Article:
Visit the State Library to see an exhibit entitled Doll E Daze: Footprints of African Americans in Transportation presented by the National Black Doll Museum. The exhibit showcases sixteen expressive art dolls that examine the impact that various modes of transportation played in the transformation of enslaved Africans to freed African Americans. These dolls stand at 24 inches and are decorated with items that chronicle the arduous journey to freedom from the early national period through the twentieth century and tell the story of the African American experience gathered over two hundred years of its existence.

The exhibit runs through August 31, 2013 and can be viewed in the reading room of the State Library (room 341 of the State House). Library hours are Monday-Friday, 9am-5pm.

Wednesday, July 3, 2013

Fredrick Douglass in the State Library

Frederick Douglass, a former slave, was a passionate abolitionist, a forceful speaker, and a prolific writer. Douglass started a newspaper called The North Star and he also wrote three autobiographies. Frederick Douglass gave a speech on July 5, 1852 in Rochester, NY. The State Library has a copy of this speech titled: “What to the Slave is the Fourth of July,” on page 379 in a book called The Norton Anthology of African American Literature, edited by Henry Louis Gates Jr. and Nellie Y. McKay.

The State Library’s online catalog contains records for several of his publications, and the Library’s Flickr site has pictures of Frederick Douglass and other people involved in the emancipation of slaves and in the Civil War.

Naomi Allen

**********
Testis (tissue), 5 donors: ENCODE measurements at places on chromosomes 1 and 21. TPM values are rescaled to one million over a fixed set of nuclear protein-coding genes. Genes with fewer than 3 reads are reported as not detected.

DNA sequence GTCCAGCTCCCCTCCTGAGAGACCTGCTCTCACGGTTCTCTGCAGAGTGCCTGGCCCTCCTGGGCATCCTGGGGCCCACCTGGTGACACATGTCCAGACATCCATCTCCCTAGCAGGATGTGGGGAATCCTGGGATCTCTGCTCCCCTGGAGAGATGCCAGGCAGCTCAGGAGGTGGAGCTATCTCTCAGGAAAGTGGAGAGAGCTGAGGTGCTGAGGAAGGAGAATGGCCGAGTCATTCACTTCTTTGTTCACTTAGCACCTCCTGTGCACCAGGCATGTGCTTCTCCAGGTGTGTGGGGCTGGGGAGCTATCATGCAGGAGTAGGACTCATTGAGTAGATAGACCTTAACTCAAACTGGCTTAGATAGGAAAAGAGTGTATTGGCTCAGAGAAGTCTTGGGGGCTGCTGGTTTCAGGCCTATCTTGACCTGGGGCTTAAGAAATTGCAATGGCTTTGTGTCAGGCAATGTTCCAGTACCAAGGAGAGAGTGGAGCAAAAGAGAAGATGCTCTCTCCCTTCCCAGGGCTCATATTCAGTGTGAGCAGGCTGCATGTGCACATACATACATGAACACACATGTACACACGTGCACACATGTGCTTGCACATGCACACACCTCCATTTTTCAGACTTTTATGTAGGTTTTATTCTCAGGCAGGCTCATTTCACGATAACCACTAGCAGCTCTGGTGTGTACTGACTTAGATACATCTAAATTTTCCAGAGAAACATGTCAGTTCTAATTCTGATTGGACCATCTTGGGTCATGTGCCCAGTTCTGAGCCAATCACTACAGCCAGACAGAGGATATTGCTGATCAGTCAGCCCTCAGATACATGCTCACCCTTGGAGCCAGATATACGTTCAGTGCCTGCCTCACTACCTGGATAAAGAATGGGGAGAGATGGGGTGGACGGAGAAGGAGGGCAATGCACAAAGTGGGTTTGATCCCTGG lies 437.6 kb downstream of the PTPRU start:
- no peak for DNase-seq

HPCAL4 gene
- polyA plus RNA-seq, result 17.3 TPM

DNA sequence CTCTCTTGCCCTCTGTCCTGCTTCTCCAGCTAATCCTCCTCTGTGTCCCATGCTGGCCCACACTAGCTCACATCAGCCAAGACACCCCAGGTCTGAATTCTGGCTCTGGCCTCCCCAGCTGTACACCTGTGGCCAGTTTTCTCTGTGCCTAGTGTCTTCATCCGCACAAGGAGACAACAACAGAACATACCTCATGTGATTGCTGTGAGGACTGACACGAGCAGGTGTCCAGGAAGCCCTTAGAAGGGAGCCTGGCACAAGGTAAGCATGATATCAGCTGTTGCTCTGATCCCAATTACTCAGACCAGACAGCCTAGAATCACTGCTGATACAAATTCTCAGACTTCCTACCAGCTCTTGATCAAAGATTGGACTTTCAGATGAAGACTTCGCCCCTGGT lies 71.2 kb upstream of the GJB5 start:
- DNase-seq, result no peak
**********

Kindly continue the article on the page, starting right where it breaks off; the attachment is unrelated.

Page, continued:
Reference Librarian

Monday, July 1, 2013

A Law by Any Other Name is Still a Law

When researching legislative history at the State Library, patrons sometimes encounter abbreviations like G.S., P.S., R.L., and R.S. These abbreviations are law compilations, or Acts divided up by subject with chapter numbers. The abbreviations stand for:

Revised Statutes-R.S.
General Statutes-G.S.
Public Statutes-P.S.
Revised Laws-R.L.

For instance, if someone uses an annotated version of the Massachusetts General Laws for the statute on the Adulteration of Alcoholic Liquors (Chapter 270, section 1 of the Massachusetts General Laws), he or she can find citations to previous versions of the laws. The citations will look like this:

GS 166 section 4; General Statute chapter 166, section 4
PS 208 section 4; Public Statute Chapter 208, section 4
RL 213 section 1; Revised Law 213, section 1

The State Library of Massachusetts owns earlier versions of the Massachusetts General Laws, including: General Laws of Massachusetts 1823, Revised Statutes of MA 1836, the General Statutes of MA 1860, the Public Statutes of 1882, the Revised Laws of 1902, the General Laws of 1921, and the General Laws of 1932 tercentenary edition. It is important to note that there were no official Massachusetts General Laws published between the years 1932 and 1984.

These laws are in paper format in the State Library and also available online in the State Library’s digital repository.

Naomi Allen
Reference Librarian